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Using The "visual Target Grip Test" To Identify Sincerity Of Effort During Grip Strength Testing.

O. Shechtman, B. Sindhu, P. Davenport
Published 2012 · Medicine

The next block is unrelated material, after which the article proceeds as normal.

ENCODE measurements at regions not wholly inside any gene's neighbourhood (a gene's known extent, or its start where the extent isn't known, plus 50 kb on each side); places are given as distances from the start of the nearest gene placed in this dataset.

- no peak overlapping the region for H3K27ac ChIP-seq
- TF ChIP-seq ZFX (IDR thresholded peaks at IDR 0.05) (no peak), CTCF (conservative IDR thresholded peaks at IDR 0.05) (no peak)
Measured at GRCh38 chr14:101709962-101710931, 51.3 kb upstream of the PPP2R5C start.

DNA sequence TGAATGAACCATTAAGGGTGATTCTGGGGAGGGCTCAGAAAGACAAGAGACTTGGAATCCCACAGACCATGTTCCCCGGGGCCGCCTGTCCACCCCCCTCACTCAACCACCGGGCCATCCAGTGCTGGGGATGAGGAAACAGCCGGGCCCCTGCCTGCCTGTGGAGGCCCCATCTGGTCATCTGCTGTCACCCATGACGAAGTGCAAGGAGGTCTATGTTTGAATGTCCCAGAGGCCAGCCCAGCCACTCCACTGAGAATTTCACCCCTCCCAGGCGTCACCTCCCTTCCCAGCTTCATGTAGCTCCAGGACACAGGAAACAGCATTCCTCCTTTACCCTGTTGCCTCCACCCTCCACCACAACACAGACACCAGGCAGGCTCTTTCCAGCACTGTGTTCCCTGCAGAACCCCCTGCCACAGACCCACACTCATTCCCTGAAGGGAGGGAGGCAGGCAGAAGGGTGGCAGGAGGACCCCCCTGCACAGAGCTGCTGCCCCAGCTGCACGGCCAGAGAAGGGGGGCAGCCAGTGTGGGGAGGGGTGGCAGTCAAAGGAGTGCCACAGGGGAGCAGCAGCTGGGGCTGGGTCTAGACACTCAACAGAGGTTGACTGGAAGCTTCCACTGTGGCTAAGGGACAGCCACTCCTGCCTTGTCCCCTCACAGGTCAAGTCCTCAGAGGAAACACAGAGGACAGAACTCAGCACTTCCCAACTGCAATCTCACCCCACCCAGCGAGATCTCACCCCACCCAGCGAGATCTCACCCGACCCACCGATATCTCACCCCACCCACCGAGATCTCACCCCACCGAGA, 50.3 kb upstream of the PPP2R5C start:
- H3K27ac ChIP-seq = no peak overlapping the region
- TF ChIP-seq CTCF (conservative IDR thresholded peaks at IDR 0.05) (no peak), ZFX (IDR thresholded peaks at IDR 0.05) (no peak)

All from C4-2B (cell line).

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UNLABELLED We devised a sincerity of effort assessment based on "tricking" a person into exerting maximal effort by providing incorrect visual feedback. The assessment involves deriving a target line from nonvisual peak gripping force, instructing participants to reach it with each grip repetition, and then secretly changing its position, which requires doubling the force necessary to reach it. Accordingly, participants are tricked into exerting more force than intended to reach the deceptive target line. We examined the validity of this test by comparing force values between "trick" and "non-trick" trials in 30 healthy participants. The study design used was a prospective cohort. Providing incorrect visual feedback caused significantly greater increases in force during submaximal effort (69%) than during maximal effort (28%). This test effectively detected submaximal effort (sensitivity=0.83 and specificity=0.93). Although this test is not safe for patients during initial therapy, it may be appropriate for patients who can safely exert maximal grip force. LEVEL OF EVIDENCE Not applicable.
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